5. “There are two essential ingredients for profit in a declining market: you have to have a view on intrinsic value, and you have to hold that view strongly enough to be able to hang in and buy even as price declines suggest that you’re wrong. Oh yes, there’s a third; you have to be right.” Being a contrarian for its own sake is suicidal. Not being a contrarian at all means by definition you can’t outperform the market. Being genuinely contrarian means you are going to be uncomfortable sometimes. Howard Marks adds: “To achieve superior investment results, your insight into value has to be superior. Thus you must learn things others don’t, see things differently or do a better job of analyzing them – ideally all three.” Read More
Loss aversion, or the reluctance to accept a loss, can be deadly. For example, one of your investments may be down 20% for good reason. The best decision may be to just book the loss and move on. However, you can’t help but think that the stock might comeback.
This latter thinking is dangerous because it often results in you increasing your position in the money losing investment. This behavior is similar to the gambler who makes a series of larger bets in hopes of breaking even.
Your brain remembers everything.
How you trade in the future is often affected by the outcomes of your previous trades. For example, you may have sold a stock at a 20% gain, only to watch the stock continue to rise after your sale. And you think to yourself, “If only I had waited.” Or perhaps one of your investments fall in value, and you dwell on the time when you could’ve sold it while in the money. These all lead to unpleasant feelings of regret.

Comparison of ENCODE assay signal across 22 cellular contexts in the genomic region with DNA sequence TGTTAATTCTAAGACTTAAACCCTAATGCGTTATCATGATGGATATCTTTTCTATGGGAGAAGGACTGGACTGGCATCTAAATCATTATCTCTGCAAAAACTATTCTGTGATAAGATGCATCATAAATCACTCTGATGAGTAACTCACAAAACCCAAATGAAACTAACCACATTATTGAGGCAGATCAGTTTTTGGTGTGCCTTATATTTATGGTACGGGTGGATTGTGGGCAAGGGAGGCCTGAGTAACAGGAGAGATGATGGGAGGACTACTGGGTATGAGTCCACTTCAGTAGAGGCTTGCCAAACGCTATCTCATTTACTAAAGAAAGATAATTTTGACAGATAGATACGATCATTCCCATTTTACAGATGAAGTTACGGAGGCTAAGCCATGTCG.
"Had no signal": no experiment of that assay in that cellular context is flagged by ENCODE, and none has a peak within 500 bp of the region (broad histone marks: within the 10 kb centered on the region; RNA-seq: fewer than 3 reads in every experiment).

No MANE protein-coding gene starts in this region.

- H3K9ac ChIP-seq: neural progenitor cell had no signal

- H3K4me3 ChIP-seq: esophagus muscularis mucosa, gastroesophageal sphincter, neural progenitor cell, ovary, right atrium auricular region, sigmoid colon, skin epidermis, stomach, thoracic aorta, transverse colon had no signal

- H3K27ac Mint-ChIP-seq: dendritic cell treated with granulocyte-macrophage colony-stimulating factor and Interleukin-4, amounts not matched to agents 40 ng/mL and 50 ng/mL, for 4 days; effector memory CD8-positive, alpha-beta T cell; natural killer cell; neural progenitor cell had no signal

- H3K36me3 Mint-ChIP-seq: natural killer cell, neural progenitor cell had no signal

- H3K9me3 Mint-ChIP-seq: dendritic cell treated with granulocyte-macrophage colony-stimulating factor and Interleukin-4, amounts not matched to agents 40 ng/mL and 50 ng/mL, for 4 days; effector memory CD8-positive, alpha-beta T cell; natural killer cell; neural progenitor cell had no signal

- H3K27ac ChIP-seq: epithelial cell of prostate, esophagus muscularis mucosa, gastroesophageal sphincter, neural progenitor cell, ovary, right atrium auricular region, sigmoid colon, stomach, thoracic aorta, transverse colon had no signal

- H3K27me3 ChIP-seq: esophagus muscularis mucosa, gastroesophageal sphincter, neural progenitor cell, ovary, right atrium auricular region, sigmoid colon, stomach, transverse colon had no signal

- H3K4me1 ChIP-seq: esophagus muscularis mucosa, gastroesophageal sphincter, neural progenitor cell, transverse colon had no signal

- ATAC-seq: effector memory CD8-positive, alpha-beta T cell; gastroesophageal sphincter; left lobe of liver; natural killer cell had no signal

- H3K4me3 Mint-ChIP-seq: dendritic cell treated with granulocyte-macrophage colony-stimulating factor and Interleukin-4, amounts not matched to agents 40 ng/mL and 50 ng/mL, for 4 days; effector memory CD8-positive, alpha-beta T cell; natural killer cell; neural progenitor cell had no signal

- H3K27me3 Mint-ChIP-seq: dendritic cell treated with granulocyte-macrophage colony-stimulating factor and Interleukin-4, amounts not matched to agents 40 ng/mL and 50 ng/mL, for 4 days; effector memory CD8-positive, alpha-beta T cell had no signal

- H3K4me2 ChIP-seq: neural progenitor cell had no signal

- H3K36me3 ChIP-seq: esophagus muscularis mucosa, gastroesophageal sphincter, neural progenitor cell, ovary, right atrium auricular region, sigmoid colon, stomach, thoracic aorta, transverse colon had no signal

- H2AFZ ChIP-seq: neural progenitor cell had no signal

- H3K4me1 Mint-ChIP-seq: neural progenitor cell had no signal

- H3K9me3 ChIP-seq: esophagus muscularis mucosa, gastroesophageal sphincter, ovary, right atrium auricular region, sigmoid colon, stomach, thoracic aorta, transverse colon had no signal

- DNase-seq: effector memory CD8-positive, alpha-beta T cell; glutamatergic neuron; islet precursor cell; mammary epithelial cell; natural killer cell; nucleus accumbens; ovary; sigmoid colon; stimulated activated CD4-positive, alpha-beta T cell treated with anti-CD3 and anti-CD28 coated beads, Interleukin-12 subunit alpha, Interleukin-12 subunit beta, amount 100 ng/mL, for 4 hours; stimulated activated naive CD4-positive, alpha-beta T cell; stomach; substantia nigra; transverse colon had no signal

Regret minimization occurs when you avoid investing altogether or invests conservatively because you don’t want to feel that regret. Read More
Nothing really leaps out. Dollar shorts were hammered by the squeeze last week but they hung in there or were re-established. Overall, it`s a continue slow shift in dollar longs and suggests they`re longer term positions and strong hands. That`s not something you want to bet against.
Indian banks have cumulatively restructured more than Rs.2.5 trillion of loans under a popular mechanism created by the central bank in 2005, with a significant portion of this being done in recent quarters and years—an indication of rash bets taken by borrowers and accommodating lending rules followed by lenders in the earlier easy money regime and the impact of the economic slowdown.
According to two officials of the corporate debt restructuring (CDR) cell who did not want to be identified, the Rs.2.5 trillion milestone was crossed in June.
India’s slowing economy, which grew at a 10-year-low of 5% in the fiscal year ended March, continues to affect the ability of companies to repay money borrowed from banks, forcing many lenders to restructure the loans in an effort to prevent them from turning bad. Banks have to set aside (or provision) more money for bad loans (or non-performing assets) than restructured ones.
Experts say that companies have also been hit by delays in government approvals for projects. Read More